Tag Archives | programming

Customising the Office Ribbon

Those of you who use Office 2010 and 2013 are probably quite happy with the Ribbon customisation options offered in those versions. Office 2007 had the Ribbon but no customisation at all.

What if you want to add sub-menus? This is not possible in the 2010 and 2013 user-interfaces and according to Microsoft you really need to program in Visual Studio .NET to get these extra customisations; however, I found an article written way back in 2009 that I want to bring to your attention that still works and gives some really cool customisations using VBA and a little XML. Now don’t panic at the thought of the XML as the article explains it all.

Take a look at the step-by-step guide to customising the Office Ribbon

Excel Data Validation and Case-Sensitivity

I was working with a client recently on some VBA programming and the client was trying to limit data entries in a column of cells to one of four specific values. Now those of you who are familiar with Excel will immediately shout out “set up data validation”, and you would be correct. However, not entirely, as most people would create the set of entries in a range of four cells somewhere and set the Excel data validation to that range of cells.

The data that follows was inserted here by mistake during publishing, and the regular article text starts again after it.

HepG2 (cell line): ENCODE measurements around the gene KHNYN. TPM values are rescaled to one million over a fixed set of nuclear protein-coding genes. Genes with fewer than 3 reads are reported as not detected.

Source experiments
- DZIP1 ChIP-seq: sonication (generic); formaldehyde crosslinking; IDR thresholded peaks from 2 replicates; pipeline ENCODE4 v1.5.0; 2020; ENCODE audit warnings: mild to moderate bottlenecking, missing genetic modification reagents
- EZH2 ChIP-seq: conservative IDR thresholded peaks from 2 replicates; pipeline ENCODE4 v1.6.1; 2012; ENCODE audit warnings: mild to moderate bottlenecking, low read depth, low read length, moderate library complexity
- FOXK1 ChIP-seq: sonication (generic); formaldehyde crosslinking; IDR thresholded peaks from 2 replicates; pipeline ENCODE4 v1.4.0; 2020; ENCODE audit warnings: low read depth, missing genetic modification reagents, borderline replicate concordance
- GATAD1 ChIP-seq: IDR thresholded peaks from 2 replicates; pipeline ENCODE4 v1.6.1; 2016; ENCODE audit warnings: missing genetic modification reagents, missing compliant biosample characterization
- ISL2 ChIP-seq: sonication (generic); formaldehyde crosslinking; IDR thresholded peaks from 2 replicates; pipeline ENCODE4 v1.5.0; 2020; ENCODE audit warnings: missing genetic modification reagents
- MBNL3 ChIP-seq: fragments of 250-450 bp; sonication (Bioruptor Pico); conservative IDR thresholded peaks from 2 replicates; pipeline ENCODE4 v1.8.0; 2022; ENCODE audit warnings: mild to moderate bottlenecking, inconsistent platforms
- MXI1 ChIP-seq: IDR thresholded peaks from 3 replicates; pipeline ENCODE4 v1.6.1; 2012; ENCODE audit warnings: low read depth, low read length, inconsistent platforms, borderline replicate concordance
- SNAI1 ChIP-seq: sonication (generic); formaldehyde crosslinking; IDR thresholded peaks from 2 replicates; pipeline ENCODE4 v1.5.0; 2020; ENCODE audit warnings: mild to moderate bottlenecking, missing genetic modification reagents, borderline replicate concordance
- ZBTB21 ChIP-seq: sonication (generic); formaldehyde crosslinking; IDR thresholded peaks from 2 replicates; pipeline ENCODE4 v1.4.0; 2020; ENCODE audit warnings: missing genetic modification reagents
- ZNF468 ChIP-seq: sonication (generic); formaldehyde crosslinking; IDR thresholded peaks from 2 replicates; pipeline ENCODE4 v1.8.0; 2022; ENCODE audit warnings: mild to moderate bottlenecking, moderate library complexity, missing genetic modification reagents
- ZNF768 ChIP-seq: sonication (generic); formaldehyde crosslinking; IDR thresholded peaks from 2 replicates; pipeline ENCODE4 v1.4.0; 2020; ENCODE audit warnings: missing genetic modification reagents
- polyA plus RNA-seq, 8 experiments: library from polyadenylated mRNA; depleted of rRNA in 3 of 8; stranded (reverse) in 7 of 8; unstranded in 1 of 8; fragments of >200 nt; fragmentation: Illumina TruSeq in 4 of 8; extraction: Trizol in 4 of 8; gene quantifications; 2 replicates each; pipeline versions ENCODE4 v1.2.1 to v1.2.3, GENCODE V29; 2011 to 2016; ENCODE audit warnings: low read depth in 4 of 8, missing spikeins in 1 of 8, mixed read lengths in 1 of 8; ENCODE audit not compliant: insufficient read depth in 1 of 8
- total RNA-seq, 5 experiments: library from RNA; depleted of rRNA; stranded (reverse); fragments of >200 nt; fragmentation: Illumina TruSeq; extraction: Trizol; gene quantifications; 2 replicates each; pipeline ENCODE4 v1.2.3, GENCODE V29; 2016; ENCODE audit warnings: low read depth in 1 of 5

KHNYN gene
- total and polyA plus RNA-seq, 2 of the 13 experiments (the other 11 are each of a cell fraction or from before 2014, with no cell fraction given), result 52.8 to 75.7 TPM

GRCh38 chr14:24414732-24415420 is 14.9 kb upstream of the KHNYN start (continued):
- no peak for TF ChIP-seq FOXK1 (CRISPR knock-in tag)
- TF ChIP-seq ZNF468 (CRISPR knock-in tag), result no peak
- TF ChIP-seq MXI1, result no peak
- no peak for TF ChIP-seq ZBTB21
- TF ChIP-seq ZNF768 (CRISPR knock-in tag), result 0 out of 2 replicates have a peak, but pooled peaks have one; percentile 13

While using data validation this way would work after a fashion it would not enforce the case of the entries. Those of you staying in Excel would probably not worry. I was working using VBA (Visual Basic for Applications) and the VBA code was case sensitive. Not only that but the client wanted to force the text entered by users to have the first letter of each entered word to be upper case.

So how do you force data validation to enforce the case of entered values. The answer is to enter the values literally in the Source box of the Data Validation dialog, separating each value with a comma, and not set the source to be a range reference. So if I was restricting my entries to the three major cities of England then I would type in the Source box:

London, Birmingham, Manchester

In this way London would be acceptable but london or lonDON would be rejected.

Of course, if you are working with a dynamic list then you have to stick with range references and use some other method (as I would in my VBA code) to enforce the case of entries, but the above is a simple solution for short, static lists.